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publication November 18, 2020

Revealing How Indonesia’s Subnational Governments Spend their Money on Education: Subnational Education Public Expenditure Review 2020

About the report

  • Effective and efficient subnational public expenditure in education is key for Indonesia to realize its human capital development goals.
  • However little information is available to understand how subnational governments plan, allocate, and execute their budgets.
  • This report analyzes data from the Ministry of Finance, the Ministry of Education, and budget and expenditure data from 27 districts and cities throughout Indonesia to try to answer the question: “How do subnational governments spend their money on education?”

Download full report (.pdf) | Summary (Bahasa .pdf)Presentation (.pdf)

Key Findings:

  • Planning. Districts and cities plan largely based on quantity of inputs (e.g., number of teachers, school materials) rather than quality of outputs (e.g., school performance or student learning outcomes).
  • Budget Allocation. Despite a constitutional mandate of 20 percent allocation to education, 22 percent (112 out of 508) of districts/cities and 35 percent (12 out of 34) of provinces do not fulfill it.
  • Budget Execution. Districts that do allocate 20 percent of their budget for education as per the mandate, are not always able to fully execute their budget. Only 70 percent of (270 out of 388) districts/cities have more than 95 percent realization rates.
  • Local Governance. Districts/cities with high standards of local governance (as measured by the Indonesian Local Governance Index, ILEG) tended to allocate the minimum 20 percent of their budgets to education and demonstrated a high level of executing capacity.
  • Expenditure Categories. Most expenditure categories in education financing data are not standardized across districts/cities and provinces, leading to difficult comparisons and analysis for improved decision-making.
  • Salary Spending. Education spending at district/city level is dominated by payment of civil servant teacher salaries and limited resources for non-salary spending. Non-salary budgets are intended to cover costs of various programs and activities, such as scholarships, additional grants for schools, teacher training, and other operational costs, which seem important for improving student learning outcomes. However, many districts/cities do not have the flexibility to implement such programs due to large fixed costs for salaries.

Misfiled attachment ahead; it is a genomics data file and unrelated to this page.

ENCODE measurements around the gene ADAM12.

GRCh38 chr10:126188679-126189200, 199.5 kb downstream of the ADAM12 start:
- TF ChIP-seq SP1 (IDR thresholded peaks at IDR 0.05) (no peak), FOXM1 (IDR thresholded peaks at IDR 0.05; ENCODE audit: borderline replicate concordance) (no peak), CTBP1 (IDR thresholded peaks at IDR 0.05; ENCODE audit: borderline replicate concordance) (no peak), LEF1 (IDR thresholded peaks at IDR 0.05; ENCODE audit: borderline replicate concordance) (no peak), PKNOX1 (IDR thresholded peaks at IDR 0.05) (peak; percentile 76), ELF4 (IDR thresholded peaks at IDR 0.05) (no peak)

• Though an increased overall budget for education has improved education access, it has yielded limited contributions to improving learning outcomes for students.
  • Recommendations:
    • Reassess districts/cities’ financial and technical capacity in delivering education services. Some districts/cities were found to have limited resources to implement non-salary related education programs which is often less prioritized despite its importance for improving learning outcomes. Districts/cities face capacity constraints in budgeting, planning, and execution when implementing their education budgets. The Ministry of Education and the Ministry of Finance could identify districts/cities with low capacity and provide tailored capacity building and technical assistance activities for these districts/cities in planning and executing education programs.
    • Consolidate and prioritize effective education programs. Some districts/cities run a variety of education programs and in some cases go beyond their mandates despite limited resources. MoEC should provide better guidance to subnational governments on what works to improve learning outcomes. Subnational governments should instead prioritize spending on a smaller number of programs, but that are effective in raising student learning outcomes. Spending for early childhood education and development, for example, is lagging in most districts and should be further prioritized as it is a stronger predictor for improved student learning.
    • Simplify and standardize budget classifications. The current budget classifications are comprehensive, but too complex. There is a need to further revise, simplify, and develop a simpler classification of education programs and activities that will produce better data and statistics, maintain comparability and consistency in the allocation of costs across subnational governments over time, and help both central and subnational governments track progress and ensure that their decisions are evidence-based. The Ministry of Finance and the Ministry of Home Affairs (MoHA) can work closely with the Ministry of Education and Culture (MoEC) and subnational governments to develop a simpler classification. MoHA and MoEC could deliver training and provide a helpdesk to ensure that subnational governments are able to do their reporting based on the new upgraded and standardized classifications.
    • Leverage technology to strengthen accountability. Big data could be introduced to collect, integrate, and analyze financial, administrative and outcomes data for improved decision-making. A lack of systematic monitoring of local government education expenditures and outcomes weakens enforcement of national priorities and undermines evidence-based policy making.  Development of an integrated education data management system would help to establish an education quality index across Indonesia. Publishing an education quality index for each district/city can help to promote local oversight and accountability for education service delivery.

This report was produced with financial support from the Australian Government (Department of Foreign Affairs and Trade) under the Improving Dimensions of Teaching, Education Management, and Learning Environment (ID-TEMAN) program.